Date of Award


Degree Name

Master of Science


Geography and Environmental Resources

First Advisor

Therrell, Matthew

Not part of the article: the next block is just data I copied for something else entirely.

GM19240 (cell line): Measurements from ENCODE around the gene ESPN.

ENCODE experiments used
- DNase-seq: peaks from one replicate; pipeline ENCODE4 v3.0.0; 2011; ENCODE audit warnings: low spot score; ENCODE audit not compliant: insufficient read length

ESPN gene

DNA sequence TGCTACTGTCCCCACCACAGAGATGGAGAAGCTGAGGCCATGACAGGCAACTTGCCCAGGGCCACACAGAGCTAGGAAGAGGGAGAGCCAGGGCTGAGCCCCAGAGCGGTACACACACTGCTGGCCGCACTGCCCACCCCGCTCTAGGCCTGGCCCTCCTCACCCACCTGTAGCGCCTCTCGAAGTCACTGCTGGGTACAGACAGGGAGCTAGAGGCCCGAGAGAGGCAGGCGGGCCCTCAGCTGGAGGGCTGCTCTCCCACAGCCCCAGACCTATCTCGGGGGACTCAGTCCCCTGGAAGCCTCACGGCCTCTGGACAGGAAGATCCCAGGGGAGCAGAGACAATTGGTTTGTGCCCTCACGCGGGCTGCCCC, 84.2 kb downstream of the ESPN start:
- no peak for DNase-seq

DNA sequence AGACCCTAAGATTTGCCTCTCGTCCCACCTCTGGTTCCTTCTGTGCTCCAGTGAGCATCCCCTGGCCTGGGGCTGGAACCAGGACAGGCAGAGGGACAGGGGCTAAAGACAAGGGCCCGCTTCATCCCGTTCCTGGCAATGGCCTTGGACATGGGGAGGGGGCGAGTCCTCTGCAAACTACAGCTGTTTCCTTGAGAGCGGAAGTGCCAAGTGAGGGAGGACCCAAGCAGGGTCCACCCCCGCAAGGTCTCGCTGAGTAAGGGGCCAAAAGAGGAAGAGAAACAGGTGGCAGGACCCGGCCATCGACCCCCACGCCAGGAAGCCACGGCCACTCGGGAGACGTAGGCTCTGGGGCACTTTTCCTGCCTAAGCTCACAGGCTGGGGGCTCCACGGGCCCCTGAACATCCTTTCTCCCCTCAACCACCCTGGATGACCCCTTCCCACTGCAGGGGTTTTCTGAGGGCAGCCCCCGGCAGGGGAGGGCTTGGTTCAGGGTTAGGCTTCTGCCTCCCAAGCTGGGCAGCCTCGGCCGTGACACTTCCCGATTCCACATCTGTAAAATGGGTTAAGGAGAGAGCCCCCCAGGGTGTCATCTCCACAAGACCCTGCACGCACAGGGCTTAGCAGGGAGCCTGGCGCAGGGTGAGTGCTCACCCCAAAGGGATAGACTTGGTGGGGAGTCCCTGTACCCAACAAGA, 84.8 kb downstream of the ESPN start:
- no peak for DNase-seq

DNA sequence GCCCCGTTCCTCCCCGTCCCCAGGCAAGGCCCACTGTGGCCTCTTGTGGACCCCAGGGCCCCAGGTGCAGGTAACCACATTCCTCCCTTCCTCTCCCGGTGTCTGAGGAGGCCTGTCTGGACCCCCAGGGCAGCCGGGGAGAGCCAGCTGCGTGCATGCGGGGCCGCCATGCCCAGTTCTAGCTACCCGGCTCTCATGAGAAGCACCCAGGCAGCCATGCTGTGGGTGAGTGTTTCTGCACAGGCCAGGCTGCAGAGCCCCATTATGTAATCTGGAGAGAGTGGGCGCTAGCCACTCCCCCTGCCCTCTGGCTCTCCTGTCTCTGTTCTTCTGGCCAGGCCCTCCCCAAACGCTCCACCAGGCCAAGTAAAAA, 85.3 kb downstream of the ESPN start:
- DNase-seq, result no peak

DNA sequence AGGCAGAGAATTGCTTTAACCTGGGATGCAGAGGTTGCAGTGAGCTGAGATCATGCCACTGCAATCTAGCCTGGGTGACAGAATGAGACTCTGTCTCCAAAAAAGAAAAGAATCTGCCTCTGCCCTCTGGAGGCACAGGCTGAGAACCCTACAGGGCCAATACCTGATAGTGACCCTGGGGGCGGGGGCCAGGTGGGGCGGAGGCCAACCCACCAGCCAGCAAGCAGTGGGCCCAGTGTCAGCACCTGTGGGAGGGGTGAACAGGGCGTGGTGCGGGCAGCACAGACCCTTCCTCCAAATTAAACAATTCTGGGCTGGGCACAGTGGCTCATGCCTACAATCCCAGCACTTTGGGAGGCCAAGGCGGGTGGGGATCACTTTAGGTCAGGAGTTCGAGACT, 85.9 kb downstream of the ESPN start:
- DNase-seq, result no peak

The tropical hardwood forests of Mozambique are among its most important natural resources. Long-term sustainable management of these resources will require proper forest management, which depends on understanding the growth rates and the life history of important commercial species as well as the impacts of natural forces (e.g., climate variability) and human management. This study analyzes radial growth rate dynamics and climate-growth relationships of Millettia stuhlmannii and examines its dendrochronological potential. This tree locally known as Panga-panga or Jambirre is one of the most important timber species in Mozambique. Ranked as a first class commercial timber in Mozambique, it is frequently harvested in an unsustainable way and sustainable management of the species is urgently needed for the continued utilization of this resource. Five different methods demonstrate that the semi-ring porous tree rings of M. stuhlmannii are annual: (1) Ring structure and anatomy; (2) Successful cross-dating within and between trees; (3) Ring counting in trees with known age (young trees collected from an experimental "plantation") (4) Cambial wounding and (5) Correlation between ring width and climate data. Through these methods, M. stuhlmannii trees showed distinct reaction to pinning, adding one annual ring after one year. Cross dating of annual ring width growth was successful within and among selected M. stuhlmannii trees, which indicates that this species forms annual rings and that growth responds to an external climate variability. M. stuhlmannii annual growth ring boundaries were characterized by alternating patterns of parenchyma and fibre vessels and marginal parenchyma. Precipitation during previous December (r= 0.30; p<0.05), current February (r=0.30; p<0.05) and the entire rainy season (NDJFM; r=0.43, p<0.01) over a long period (1900-1996) showed a significant influence on Panga-panga tree ring growth. Declining rainfall has caused a growth increment decrease since 1940. The results of this study show that the mean annual increment of M. stuhlmannii is 0.51 cm/year and it takes about 75 years for an average M. stuhlmannii tree to reach the minimum lawful cutting diameter of 40 cm DBH (diameter at breast height). Temporal differences in movement through increasing diameter classes are large among and within classes. The median time necessary for trees to grow into the next diameter class was not statistically significant (Kruskal-Wallis chi-squared = 9.568, p>0.001). The relationship between stem diameter and percentage of heartwood is significantly high (R2 = 0.9701, p < 0.0001) and results suggest that from 33cm diameters on, the HW% remain stable. Partial correlation coefficients show that significant effects on growth to minimum cutting diameter occur while stems move through the 20-30 cm DBH class. This indicates the specific sizes at which silviculture treatments have to be started in order to maximize the productivity of this species. Correlation analyses revealed that heartwood width (HW) is positively correlated with total stem diameter (TSD), cambial Age (Ac), number of rings in heartwood (HWR), heartwood area (HWA), Total stem diameter area (TSDA) and Mean annual increment (MAI). This study suggests that further studies to improve diameter growth rate models as well as volume increment models need to be carried out. Strong correlation with precipitation during the rainy season suggests that this species is potentially useful for future climate reconstruction studies in Mozambique.




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